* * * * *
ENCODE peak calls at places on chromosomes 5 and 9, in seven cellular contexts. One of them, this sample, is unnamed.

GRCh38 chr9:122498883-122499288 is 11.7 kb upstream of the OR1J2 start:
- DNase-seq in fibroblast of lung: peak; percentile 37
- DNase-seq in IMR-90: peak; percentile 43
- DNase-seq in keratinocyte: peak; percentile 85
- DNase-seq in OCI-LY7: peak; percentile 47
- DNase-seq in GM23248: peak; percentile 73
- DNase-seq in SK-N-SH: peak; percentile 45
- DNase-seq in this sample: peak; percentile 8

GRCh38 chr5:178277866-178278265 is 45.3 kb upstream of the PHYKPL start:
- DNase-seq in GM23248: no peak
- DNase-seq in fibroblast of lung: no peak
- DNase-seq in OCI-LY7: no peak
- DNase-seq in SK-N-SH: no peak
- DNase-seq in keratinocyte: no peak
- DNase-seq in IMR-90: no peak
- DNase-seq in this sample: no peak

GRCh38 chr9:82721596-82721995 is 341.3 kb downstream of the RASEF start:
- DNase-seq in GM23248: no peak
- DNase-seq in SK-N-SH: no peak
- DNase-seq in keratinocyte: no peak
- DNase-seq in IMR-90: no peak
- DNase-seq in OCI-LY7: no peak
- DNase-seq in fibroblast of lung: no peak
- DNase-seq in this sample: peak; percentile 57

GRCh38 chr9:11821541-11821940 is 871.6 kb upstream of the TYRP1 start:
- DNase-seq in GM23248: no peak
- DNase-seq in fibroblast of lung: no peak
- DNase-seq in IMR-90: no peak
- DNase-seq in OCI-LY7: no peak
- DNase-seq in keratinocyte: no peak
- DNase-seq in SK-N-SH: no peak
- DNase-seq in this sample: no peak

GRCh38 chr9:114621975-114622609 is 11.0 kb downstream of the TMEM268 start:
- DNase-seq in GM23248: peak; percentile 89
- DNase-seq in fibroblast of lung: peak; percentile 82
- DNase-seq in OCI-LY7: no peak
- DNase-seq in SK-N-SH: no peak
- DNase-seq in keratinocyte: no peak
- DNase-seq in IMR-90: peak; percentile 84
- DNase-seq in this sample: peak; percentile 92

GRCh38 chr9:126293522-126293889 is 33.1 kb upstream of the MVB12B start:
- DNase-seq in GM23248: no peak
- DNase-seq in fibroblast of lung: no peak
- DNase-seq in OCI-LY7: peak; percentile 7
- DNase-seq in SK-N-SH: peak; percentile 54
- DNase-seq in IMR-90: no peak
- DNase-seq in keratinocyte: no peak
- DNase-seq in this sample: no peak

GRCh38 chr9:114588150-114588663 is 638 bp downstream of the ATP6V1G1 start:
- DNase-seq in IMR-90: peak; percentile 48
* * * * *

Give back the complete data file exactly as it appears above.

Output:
ENCODE peak calls at places on chromosomes 5 and 9, in seven cellular contexts. One of them, this sample, is unnamed.

GRCh38 chr9:122498883-122499288 is 11.7 kb upstream of the OR1J2 start:
- DNase-seq in fibroblast of lung: peak; percentile 37
- DNase-seq in IMR-90: peak; percentile 43
- DNase-seq in keratinocyte: peak; percentile 85
- DNase-seq in OCI-LY7: peak; percentile 47
- DNase-seq in GM23248: peak; percentile 73
- DNase-seq in SK-N-SH: peak; percentile 45
- DNase-seq in this sample: peak; percentile 8

GRCh38 chr5:178277866-178278265 is 45.3 kb upstream of the PHYKPL start:
- DNase-seq in GM23248: no peak
- DNase-seq in fibroblast of lung: no peak
- DNase-seq in OCI-LY7: no peak
- DNase-seq in SK-N-SH: no peak
- DNase-seq in keratinocyte: no peak
- DNase-seq in IMR-90: no peak
- DNase-seq in this sample: no peak

GRCh38 chr9:82721596-82721995 is 341.3 kb downstream of the RASEF start:
- DNase-seq in GM23248: no peak
- DNase-seq in SK-N-SH: no peak
- DNase-seq in keratinocyte: no peak
- DNase-seq in IMR-90: no peak
- DNase-seq in OCI-LY7: no peak
- DNase-seq in fibroblast of lung: no peak
- DNase-seq in this sample: peak; percentile 57

GRCh38 chr9:11821541-11821940 is 871.6 kb upstream of the TYRP1 start:
- DNase-seq in GM23248: no peak
- DNase-seq in fibroblast of lung: no peak
- DNase-seq in IMR-90: no peak
- DNase-seq in OCI-LY7: no peak
- DNase-seq in keratinocyte: no peak
- DNase-seq in SK-N-SH: no peak
- DNase-seq in this sample: no peak

GRCh38 chr9:114621975-114622609 is 11.0 kb downstream of the TMEM268 start:
- DNase-seq in GM23248: peak; percentile 89
- DNase-seq in fibroblast of lung: peak; percentile 82
- DNase-seq in OCI-LY7: no peak
- DNase-seq in SK-N-SH: no peak
- DNase-seq in keratinocyte: no peak
- DNase-seq in IMR-90: peak; percentile 84
- DNase-seq in this sample: peak; percentile 92

GRCh38 chr9:126293522-126293889 is 33.1 kb upstream of the MVB12B start:
- DNase-seq in GM23248: no peak
- DNase-seq in fibroblast of lung: no peak
- DNase-seq in OCI-LY7: peak; percentile 7
- DNase-seq in SK-N-SH: peak; percentile 54
- DNase-seq in IMR-90: no peak
- DNase-seq in keratinocyte: no peak
- DNase-seq in this sample: no peak

GRCh38 chr9:114588150-114588663 is 638 bp downstream of the ATP6V1G1 start:
- DNase-seq in IMR-90: peak; percentile 48